Priscilla leaders are most egregiously denied their place in leadership by being barred from the pulpits of many churches and denominations, including ordination into the pastorate. Women manifest profoundly pastoral qualities that deserve expression in answering God’s call to serve as pastors of congregations. Churches and denominations that prohibit women pastors are not looking at giftings and callings bestowed by God’s sovereign choice, as demonstrated throughout Scripture in the lives of women like Deborah and Priscilla. These denominations honor the letter of certain verses through a sincere desire to obey God but ignore the broader testimony of biblical examples explored in this study.
Often, women called into pastoral functions find their only outlet to be the mission field, where most of their denominations ironically permit them to find notable successes denied to them at home. As Haddad points out, “In mission fields around the world, women have preached, married, buried, and baptized thousands; begun and administered hospitals, orphanages and schools, and planted hundreds of churches” (Haddad 2021a, pp. 544–45). There, far from their birthplaces, women find themselves walking in the footsteps of the biblical Priscilla, an outstanding missionary leader, pastor, and teacher.
The church needs to rediscover the advantages of appreciating and implementing the unique contributions and perspectives women’s leadership offers for the proclamation of the gospel and the health of Christ’s body. Haddad asserts that men and women “see and experience life” differently (Haddad 2021a, p. 547). These differences exist to bless the church and the world and should be invited to flourish. Nora Hamzeh adds, “Women leaders offer insight and a specific skill set in leadership positions” (Hamzeh 2023, p. 16). Women’s leadership distinctives, in light of Deborah’s and Priscilla’s examples, will be examined next.

6. The Women’s Leadership Mystique: A Fresh Perspective and Style

The first-century church evidenced a refreshing egalitarianism that created the best opportunity for the greatest number of Christian workers, regardless of gender, to reach their world with the gospel and to provide care and guidance to the forming fellowships of Christ-followers. Women received “a prominence in Christ’s life and ministry that was a radical break with acceptable conduct in Jesus’ time” (Alexander and Gause 2006, p. 66) and “this pattern is the paradigm for the early church” (Alexander and Gause 2006, pp. 67–68). This equal-opportunity structure was common sense for the forming church and contributed greatly to its dynamic growth.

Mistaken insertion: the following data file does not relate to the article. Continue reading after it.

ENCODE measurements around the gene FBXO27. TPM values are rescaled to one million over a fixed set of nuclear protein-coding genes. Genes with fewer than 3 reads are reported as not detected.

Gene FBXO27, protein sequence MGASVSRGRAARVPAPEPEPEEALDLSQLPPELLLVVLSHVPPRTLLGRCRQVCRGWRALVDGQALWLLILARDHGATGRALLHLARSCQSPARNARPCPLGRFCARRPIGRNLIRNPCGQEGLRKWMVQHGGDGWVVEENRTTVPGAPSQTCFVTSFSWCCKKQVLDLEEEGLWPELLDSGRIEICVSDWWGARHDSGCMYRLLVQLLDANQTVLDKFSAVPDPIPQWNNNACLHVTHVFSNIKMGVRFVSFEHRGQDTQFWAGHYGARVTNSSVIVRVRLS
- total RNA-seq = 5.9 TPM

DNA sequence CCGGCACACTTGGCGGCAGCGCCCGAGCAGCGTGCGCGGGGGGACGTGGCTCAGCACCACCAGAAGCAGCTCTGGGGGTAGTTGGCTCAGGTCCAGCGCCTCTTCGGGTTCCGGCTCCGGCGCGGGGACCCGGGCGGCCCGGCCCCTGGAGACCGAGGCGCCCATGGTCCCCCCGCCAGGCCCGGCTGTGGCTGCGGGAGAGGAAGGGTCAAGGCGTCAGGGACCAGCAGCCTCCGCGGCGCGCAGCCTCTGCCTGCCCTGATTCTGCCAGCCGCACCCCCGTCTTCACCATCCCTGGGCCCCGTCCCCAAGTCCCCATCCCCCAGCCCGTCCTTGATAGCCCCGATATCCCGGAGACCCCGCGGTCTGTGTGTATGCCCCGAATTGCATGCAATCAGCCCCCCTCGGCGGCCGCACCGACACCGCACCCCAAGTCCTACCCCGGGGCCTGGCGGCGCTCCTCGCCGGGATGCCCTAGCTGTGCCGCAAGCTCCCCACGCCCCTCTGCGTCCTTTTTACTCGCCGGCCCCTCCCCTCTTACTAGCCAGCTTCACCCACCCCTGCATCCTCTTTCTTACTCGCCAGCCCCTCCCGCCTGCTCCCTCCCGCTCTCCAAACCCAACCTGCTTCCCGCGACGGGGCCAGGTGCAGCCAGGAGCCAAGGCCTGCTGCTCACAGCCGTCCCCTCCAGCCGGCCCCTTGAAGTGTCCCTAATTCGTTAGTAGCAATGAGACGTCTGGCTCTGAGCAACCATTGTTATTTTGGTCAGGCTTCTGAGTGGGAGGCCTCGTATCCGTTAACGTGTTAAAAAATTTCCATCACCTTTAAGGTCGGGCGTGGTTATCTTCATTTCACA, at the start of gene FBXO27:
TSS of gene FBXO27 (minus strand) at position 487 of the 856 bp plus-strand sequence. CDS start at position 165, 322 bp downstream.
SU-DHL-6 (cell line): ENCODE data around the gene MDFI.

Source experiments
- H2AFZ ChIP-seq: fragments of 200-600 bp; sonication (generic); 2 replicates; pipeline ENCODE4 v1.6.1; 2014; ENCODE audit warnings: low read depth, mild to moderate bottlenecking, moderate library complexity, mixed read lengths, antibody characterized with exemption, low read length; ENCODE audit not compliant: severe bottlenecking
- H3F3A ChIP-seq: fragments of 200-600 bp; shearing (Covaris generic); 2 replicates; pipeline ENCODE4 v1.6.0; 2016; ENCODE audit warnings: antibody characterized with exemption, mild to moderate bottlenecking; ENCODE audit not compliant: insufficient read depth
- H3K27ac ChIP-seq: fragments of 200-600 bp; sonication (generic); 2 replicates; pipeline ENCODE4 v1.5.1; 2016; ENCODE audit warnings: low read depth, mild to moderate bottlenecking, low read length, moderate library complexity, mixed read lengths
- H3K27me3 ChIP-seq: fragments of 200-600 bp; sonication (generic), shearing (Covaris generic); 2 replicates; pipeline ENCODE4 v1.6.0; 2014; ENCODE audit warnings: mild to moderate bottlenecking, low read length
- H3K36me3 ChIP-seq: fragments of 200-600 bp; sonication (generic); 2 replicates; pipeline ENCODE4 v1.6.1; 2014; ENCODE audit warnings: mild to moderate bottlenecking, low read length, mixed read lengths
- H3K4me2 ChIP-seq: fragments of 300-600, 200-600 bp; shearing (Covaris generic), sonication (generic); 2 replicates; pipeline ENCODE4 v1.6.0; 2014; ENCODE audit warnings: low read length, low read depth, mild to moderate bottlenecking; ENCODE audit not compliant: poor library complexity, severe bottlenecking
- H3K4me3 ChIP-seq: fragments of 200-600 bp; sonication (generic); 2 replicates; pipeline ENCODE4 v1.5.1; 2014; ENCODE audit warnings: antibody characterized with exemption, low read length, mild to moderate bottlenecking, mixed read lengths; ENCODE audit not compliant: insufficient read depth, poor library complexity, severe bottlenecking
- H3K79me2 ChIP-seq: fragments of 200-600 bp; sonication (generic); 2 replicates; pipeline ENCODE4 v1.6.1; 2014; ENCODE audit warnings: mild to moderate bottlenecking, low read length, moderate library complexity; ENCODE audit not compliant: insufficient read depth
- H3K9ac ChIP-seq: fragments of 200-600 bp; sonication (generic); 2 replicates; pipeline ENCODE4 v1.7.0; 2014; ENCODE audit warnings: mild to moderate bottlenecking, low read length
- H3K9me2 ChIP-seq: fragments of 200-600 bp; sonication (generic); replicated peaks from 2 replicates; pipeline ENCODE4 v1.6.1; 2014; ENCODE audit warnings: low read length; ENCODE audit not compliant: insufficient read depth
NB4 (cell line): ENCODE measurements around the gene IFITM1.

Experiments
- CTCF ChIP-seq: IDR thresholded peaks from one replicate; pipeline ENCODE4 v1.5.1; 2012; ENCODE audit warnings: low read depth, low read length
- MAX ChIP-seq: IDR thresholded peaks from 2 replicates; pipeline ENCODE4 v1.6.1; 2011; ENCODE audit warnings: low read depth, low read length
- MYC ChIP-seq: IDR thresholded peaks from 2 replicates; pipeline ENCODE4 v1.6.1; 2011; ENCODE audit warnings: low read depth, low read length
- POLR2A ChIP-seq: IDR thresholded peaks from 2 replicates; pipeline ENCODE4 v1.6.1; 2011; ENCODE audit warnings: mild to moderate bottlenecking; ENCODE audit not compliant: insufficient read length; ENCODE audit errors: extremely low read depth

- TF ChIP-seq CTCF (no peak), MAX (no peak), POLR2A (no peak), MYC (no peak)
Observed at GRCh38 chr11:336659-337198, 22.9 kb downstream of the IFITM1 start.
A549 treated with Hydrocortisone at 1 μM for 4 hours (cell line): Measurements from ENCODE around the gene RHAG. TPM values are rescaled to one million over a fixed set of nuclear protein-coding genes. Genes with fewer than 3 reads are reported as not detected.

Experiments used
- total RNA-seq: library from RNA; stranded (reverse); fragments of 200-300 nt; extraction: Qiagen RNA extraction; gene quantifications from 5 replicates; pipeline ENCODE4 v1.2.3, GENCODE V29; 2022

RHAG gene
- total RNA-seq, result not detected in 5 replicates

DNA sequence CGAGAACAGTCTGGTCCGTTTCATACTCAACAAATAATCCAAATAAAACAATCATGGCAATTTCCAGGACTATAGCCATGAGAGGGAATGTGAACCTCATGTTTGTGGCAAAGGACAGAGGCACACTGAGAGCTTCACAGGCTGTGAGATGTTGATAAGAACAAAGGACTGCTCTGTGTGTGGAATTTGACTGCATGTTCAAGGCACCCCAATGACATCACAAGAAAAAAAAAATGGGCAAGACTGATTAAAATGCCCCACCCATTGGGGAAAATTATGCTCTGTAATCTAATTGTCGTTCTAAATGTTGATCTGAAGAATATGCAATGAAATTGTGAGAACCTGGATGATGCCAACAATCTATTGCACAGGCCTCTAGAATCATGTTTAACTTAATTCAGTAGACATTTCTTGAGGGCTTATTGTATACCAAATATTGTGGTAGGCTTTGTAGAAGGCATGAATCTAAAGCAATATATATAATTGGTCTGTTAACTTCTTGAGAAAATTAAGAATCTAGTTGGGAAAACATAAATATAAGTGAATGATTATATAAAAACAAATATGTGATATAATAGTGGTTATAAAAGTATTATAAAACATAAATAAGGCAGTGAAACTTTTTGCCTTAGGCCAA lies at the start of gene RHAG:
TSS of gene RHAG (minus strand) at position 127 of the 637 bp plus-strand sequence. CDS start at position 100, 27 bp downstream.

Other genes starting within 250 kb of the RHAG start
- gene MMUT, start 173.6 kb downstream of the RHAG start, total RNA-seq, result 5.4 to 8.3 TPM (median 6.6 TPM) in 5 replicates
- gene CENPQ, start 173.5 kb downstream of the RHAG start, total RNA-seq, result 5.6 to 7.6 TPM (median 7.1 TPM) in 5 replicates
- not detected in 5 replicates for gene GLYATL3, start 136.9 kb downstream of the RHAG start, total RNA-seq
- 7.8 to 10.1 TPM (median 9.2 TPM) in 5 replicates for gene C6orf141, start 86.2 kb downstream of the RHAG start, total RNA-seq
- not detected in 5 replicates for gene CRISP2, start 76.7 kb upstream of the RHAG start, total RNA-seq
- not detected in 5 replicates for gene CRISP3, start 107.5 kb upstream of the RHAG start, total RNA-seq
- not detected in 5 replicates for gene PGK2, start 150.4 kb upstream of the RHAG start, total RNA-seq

The abandonment of this paradigm has hindered the church through the centuries. As Haddad states, “Most churches are looking for more gifted leaders to take charge of their programs. Churches that open leadership doors to women double their potential supply” (Haddad 2021a, p. 544). Conversely, “churches that deny opportunity to women leaders are working with one hand tied behind their backs” (Haddad 2021a, p. 544). The need for rediscovering and recovering women’s leadership gifts and styles has never been more urgent or appropriate in the current cultural atmosphere requiring emotional intelligence, collaborative style, and relationality as manifested in Deborah and Priscilla as leaders.
Priscilla plainly demonstrated women’s tendency to lead relationally, rather than through a top-down command structure. Today, this has been called “the influence model of leadership” (Gergen 2005, p. xix) or “distributed leadership practice” (Hamzeh 2023, p. 15), which is becoming more and more common in the workplace because of the advantages the model offers for communication flow, worker happiness, and productivity by fostering a deep sense of community. As Hamzeh states, “Research findings point to a new phase in leadership practice that highlights women’s participation as contributing to trusting and safe environments that nurture collaboration” (Hamzeh 2023, p. 25). This deep sense of community is often missing in churches today, sometimes because the top-down structure fosters compartmentalization and distance between leaders and followers and between the leaders themselves. The inclusion of women’s leadership perspectives and styles offers balance (Helgeson 1995, p. xx). Priscilla’s life exemplifies this leadership style.